Toxic materials are released to the soil, water, or air by many industrial processes. Until quite recently, information regarding who was releasing what was not readily available to the general public or even, in many cases, to policymakers. This situation was changed by the Emergency Planning and Community Right-To-Know Act of 1986, which requires that the Environmental Protection Agency prepare annually a Toxic Release Inventory that reports the amount of toxic material released by each manufacturing facility. This information is available to the general public and can be accessed in paper or electronic form (U.S. Environmental Protection Agency, 1989). The Act appears to have motivated considerable activity by private industry (Baram, Dillon, & Ruffle, 1990).

The Wheel of Change Toward Sustainability

Topic Trinity Town

An enlightened leader in a small organization can sometimes alter the controlling mind-set by simply talking with other senior executives, employees, and stakeholders. Most organizations, however, seem to require a major top-to-bottom effort led by senior executives or a major crisis to spur action. In the vast majority of cases, a relentless and compelling message is required to make the case that safety from the financial consequences of carbon caps, social protest, financial losses, customer defection, or environmental crisis can be achieved only by adopting new climate-friendly thinking, behaviors, and practices.

The physical environment

The winds are appreciated by man to improve his living conditions in the warm moist areas of the world and avoided in the hot dry zones. However, excess wind in hurricane areas or the localized tornado cause destruction and loss of life (Fig. 1.5). Natural disasters disrupt the normal pattern of life, destroy water supplies and provide ideal conditions for epidemics to occur.

Flooding In Afghanistan A Crisis E Hagen and JF Teufert

Afghanistan is a nation prone to natural disasters such as floods and droughts. Yet the severe floods of 2005 and 2006, which displaced thousands, highlighted how little was known about floods in the mountainous nation. At present no flood hazard maps exist pinpointing the location and extent of the inundated areas, nor are there data on occurrence and impact of floods. This paper explores the flooding crisis and its impact on Afghanistan furthermore it analyses the causes of floods and some aspects of flood mitigation.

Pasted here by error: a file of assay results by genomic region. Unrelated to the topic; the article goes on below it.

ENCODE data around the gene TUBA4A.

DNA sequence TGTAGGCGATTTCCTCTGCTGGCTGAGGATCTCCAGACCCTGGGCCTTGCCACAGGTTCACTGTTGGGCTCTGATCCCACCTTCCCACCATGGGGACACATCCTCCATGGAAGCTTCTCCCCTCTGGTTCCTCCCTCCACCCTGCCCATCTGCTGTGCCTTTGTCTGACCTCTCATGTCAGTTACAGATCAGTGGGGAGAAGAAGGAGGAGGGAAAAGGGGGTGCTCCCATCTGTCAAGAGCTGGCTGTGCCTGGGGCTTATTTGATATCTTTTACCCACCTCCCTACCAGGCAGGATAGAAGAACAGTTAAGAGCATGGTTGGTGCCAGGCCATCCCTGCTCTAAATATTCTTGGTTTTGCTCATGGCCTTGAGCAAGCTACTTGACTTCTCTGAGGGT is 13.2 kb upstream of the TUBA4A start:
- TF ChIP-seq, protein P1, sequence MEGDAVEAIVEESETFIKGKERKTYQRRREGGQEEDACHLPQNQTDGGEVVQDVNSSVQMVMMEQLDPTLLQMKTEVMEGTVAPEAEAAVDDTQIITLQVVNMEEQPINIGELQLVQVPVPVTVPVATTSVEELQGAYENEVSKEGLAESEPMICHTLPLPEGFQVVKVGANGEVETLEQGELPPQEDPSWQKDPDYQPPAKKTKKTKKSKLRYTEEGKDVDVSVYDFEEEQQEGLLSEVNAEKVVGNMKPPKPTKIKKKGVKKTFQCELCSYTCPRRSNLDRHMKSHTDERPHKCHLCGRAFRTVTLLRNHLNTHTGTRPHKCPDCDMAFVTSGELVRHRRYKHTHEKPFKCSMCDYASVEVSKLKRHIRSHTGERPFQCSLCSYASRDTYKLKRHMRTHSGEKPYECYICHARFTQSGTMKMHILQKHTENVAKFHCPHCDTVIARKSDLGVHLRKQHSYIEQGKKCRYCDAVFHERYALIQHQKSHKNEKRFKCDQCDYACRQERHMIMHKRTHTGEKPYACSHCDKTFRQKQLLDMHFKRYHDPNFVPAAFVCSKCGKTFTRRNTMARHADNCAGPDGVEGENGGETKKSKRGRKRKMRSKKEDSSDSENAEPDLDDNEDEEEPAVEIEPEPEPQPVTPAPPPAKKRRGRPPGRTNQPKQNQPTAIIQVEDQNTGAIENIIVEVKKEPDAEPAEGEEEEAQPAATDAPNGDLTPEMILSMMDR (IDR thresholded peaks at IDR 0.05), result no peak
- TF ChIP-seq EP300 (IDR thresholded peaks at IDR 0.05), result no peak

Genesis of the Risk Prediction Initiative

In general, these new companies, as well as other reinsurance and insurance companies that survived the large losses, were highly motivated to learn more about their exposure to risk from natural hazards. The RPI was created in 1994 as a result of discussions between BIOS scientists and individuals in these companies who were seeking novel approaches for understanding natural hazard risk. The goal is to support research on natural hazards and to transform the science into knowledge that sponsors can use to assess their risk

Global climate change a new type of environmental problem

A nyone who pays even cursory attention to the issue understands that scientists vigorously disagree over whether human activities are responsible for global warming, or whether those activities will precipitate natural disasters So what have we learned from the scientists and economists I've talked about today

The status quo is not an option

New york NASA scientists today confirmed that a massive asteroid is headed for a collision with the Earth a few years from now. The impact will make our planet largely uninhabitable, killing most of the human race and causing the extinction of most species. There is barely enough time to build the rockets needed to deflect the asteroid and prevent a global catastrophe. This is not a book about asteroids and disaster movies. Rather, it is about another global catastrophe that is on a collision course with our future the threat of climate change. According to real scientists at NASA and elsewhere, there is a real risk that climate

Reducing coastal risk

Has fallen on the Federal Emergency Management Agency (FEMA) and its National Flood Insurance Program (NFIP). FEMA has taken an important step towards protecting coastal property by providing incentives to build new structures above the projected elevation of storm surges and to strengthen existing structures against windstorm damage. However, there has been no direct consideration of horizontal shoreline movement, specifically coastal erosion, nor planning to accommodate the accelerating pace of sea level rise and the likelihood of more intense storms (with their higher winds and larger storm surges). The lack of coordinated federal programs and policies is abundantly evident as the coastal building boom continues.

Agriculture In The Us Great Plains